South India and Odisha was put on alert recently for what had been developing into India’s worst cyclonic storm since 2006. This was Cyclone Fani, that had been hovering off the east coast of southern India. Cyclone Fani is the first cyclone to be categorised “severe” by the Indian meteorological department since Cyclone Mala made landfall in Myanmar in 2006.
The Government started preparation and evacuation strategies as soon as the intimation was made.The government had put the NDRF and the Indian Coast Guard on high alert.
The National Crisis Management Committee, the countries top body to deal with the emergency had assured all the state governments concerned of all assistance from the centre in facing the storm. The NDRF and the Indian Coast Guard had been put on high alert, and the fishermen had been asked not to venture into the sea in the wake of the approaching cyclone.
The IMD was issuing 3-hourly bulletins with latest forecasts to all states concerned. The Home Ministry was also in continuous touch with the relevant State Governments, and Central agencies. The national crisis management committee also met in the national capital.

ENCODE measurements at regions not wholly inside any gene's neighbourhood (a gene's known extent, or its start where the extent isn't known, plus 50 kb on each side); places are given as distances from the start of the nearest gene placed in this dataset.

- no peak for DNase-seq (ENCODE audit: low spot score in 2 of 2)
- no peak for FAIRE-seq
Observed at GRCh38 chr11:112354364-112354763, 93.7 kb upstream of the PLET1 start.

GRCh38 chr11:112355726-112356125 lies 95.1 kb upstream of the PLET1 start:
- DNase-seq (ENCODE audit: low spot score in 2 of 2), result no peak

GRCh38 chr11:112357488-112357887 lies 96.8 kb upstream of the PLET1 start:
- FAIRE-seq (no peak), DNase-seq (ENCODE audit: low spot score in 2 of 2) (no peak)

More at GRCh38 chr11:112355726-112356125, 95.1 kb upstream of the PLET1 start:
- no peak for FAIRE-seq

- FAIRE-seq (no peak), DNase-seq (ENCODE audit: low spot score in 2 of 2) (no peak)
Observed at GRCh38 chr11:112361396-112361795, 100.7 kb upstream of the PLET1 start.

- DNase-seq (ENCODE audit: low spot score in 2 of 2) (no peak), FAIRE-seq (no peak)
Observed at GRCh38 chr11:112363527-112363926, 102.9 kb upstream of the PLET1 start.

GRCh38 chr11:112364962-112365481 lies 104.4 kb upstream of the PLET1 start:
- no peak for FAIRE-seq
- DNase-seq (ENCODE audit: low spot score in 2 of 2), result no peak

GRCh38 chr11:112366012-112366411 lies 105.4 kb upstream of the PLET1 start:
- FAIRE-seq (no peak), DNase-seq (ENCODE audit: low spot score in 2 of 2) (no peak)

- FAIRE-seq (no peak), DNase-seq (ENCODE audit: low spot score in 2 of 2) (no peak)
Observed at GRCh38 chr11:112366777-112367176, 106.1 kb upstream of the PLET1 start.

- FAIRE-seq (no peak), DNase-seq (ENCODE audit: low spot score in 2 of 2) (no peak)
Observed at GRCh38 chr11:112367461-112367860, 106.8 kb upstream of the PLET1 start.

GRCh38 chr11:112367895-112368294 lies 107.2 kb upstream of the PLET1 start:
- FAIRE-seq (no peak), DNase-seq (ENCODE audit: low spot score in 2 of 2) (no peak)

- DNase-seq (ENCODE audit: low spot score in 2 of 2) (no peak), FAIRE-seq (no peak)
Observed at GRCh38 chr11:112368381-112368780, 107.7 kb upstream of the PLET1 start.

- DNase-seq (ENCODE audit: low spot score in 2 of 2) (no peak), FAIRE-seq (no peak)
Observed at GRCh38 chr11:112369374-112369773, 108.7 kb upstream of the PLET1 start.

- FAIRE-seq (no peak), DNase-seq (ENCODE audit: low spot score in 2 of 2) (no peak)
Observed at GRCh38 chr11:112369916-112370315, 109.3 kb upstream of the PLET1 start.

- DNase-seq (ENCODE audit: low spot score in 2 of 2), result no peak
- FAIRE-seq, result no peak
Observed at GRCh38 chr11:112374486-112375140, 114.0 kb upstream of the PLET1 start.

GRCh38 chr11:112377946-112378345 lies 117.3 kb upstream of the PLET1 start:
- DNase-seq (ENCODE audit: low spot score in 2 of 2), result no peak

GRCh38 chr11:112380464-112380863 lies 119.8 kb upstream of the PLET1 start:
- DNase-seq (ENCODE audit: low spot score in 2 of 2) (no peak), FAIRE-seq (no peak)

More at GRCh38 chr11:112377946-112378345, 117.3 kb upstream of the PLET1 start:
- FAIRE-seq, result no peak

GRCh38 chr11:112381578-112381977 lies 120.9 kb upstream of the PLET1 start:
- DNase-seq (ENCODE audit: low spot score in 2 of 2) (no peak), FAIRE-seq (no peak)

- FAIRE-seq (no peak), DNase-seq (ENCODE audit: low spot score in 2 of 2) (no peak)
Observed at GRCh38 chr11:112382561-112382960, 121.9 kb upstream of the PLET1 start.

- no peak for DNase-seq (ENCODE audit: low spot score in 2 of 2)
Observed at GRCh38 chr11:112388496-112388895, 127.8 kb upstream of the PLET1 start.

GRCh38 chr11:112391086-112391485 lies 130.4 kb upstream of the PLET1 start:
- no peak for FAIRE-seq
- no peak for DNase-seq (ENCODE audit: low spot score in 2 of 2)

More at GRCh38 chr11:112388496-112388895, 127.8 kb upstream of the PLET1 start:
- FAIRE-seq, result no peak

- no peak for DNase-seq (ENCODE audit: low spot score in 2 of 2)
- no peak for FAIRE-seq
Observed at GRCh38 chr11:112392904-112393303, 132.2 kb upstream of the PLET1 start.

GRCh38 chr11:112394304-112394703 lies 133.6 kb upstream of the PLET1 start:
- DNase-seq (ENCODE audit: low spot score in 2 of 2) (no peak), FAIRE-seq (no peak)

The word cyclone is derived from the Greek words ‘cyclos’, that means ‘coiling of a snake’.
A cyclone(Tropical Cyclone to be specific) is formed when the warm temperature of the sea reaches a threshold level and the wind structure is rising. In simple words, cyclones derive their energies from the warm tropical oceans and do not form unless the sea surface temperatures is above 26.5 degrees Celsius. However, once formed, they can persist at lower temperatures and dissipate over land or colder oceans. The originate over the sea and travel about 300-500 kilometers a day.
The IMD scale uses 7 different classifications for systems within the north Indian ocean. Tropical cyclones are amongst the most destructive natural hazards in the world.